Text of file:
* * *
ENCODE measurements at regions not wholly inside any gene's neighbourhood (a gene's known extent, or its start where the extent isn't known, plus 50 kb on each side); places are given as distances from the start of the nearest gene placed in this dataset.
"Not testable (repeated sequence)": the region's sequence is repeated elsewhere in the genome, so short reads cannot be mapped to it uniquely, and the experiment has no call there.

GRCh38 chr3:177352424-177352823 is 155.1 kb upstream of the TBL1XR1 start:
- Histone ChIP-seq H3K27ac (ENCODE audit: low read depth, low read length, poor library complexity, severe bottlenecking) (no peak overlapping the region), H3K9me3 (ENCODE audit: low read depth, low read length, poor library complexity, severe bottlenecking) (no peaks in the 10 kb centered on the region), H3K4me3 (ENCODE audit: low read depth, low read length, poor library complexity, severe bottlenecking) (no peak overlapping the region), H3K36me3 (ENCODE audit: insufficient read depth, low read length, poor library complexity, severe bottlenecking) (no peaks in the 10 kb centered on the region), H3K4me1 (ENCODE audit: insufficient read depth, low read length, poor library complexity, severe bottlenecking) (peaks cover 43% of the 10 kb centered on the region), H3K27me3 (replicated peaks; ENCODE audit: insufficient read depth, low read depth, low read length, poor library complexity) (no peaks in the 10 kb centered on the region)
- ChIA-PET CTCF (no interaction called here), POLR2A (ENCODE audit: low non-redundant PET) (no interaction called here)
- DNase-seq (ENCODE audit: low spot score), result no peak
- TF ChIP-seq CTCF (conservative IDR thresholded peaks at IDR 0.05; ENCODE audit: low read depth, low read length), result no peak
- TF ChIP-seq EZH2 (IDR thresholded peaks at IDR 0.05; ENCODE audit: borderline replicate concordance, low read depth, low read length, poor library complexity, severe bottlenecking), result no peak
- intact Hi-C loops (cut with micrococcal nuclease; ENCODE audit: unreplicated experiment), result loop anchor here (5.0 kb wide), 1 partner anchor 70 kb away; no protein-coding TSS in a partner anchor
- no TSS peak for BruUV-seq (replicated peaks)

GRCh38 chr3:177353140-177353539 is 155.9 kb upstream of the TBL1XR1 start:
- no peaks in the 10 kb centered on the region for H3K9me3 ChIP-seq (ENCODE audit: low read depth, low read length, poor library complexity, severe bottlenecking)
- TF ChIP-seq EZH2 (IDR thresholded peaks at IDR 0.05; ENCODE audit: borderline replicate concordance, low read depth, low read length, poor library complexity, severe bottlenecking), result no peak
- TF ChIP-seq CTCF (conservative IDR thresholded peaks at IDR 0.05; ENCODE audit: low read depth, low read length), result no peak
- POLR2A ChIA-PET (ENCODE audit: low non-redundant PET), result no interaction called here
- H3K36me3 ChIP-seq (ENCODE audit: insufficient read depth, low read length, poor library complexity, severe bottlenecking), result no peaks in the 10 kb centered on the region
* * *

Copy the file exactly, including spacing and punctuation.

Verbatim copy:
ENCODE measurements at regions not wholly inside any gene's neighbourhood (a gene's known extent, or its start where the extent isn't known, plus 50 kb on each side); places are given as distances from the start of the nearest gene placed in this dataset.
"Not testable (repeated sequence)": the region's sequence is repeated elsewhere in the genome, so short reads cannot be mapped to it uniquely, and the experiment has no call there.

GRCh38 chr3:177352424-177352823 is 155.1 kb upstream of the TBL1XR1 start:
- Histone ChIP-seq H3K27ac (ENCODE audit: low read depth, low read length, poor library complexity, severe bottlenecking) (no peak overlapping the region), H3K9me3 (ENCODE audit: low read depth, low read length, poor library complexity, severe bottlenecking) (no peaks in the 10 kb centered on the region), H3K4me3 (ENCODE audit: low read depth, low read length, poor library complexity, severe bottlenecking) (no peak overlapping the region), H3K36me3 (ENCODE audit: insufficient read depth, low read length, poor library complexity, severe bottlenecking) (no peaks in the 10 kb centered on the region), H3K4me1 (ENCODE audit: insufficient read depth, low read length, poor library complexity, severe bottlenecking) (peaks cover 43% of the 10 kb centered on the region), H3K27me3 (replicated peaks; ENCODE audit: insufficient read depth, low read depth, low read length, poor library complexity) (no peaks in the 10 kb centered on the region)
- ChIA-PET CTCF (no interaction called here), POLR2A (ENCODE audit: low non-redundant PET) (no interaction called here)
- DNase-seq (ENCODE audit: low spot score), result no peak
- TF ChIP-seq CTCF (conservative IDR thresholded peaks at IDR 0.05; ENCODE audit: low read depth, low read length), result no peak
- TF ChIP-seq EZH2 (IDR thresholded peaks at IDR 0.05; ENCODE audit: borderline replicate concordance, low read depth, low read length, poor library complexity, severe bottlenecking), result no peak
- intact Hi-C loops (cut with micrococcal nuclease; ENCODE audit: unreplicated experiment), result loop anchor here (5.0 kb wide), 1 partner anchor 70 kb away; no protein-coding TSS in a partner anchor
- no TSS peak for BruUV-seq (replicated peaks)

GRCh38 chr3:177353140-177353539 is 155.9 kb upstream of the TBL1XR1 start:
- no peaks in the 10 kb centered on the region for H3K9me3 ChIP-seq (ENCODE audit: low read depth, low read length, poor library complexity, severe bottlenecking)
- TF ChIP-seq EZH2 (IDR thresholded peaks at IDR 0.05; ENCODE audit: borderline replicate concordance, low read depth, low read length, poor library complexity, severe bottlenecking), result no peak
- TF ChIP-seq CTCF (conservative IDR thresholded peaks at IDR 0.05; ENCODE audit: low read depth, low read length), result no peak
- POLR2A ChIA-PET (ENCODE audit: low non-redundant PET), result no interaction called here
- H3K36me3 ChIP-seq (ENCODE audit: insufficient read depth, low read length, poor library complexity, severe bottlenecking), result no peaks in the 10 kb centered on the region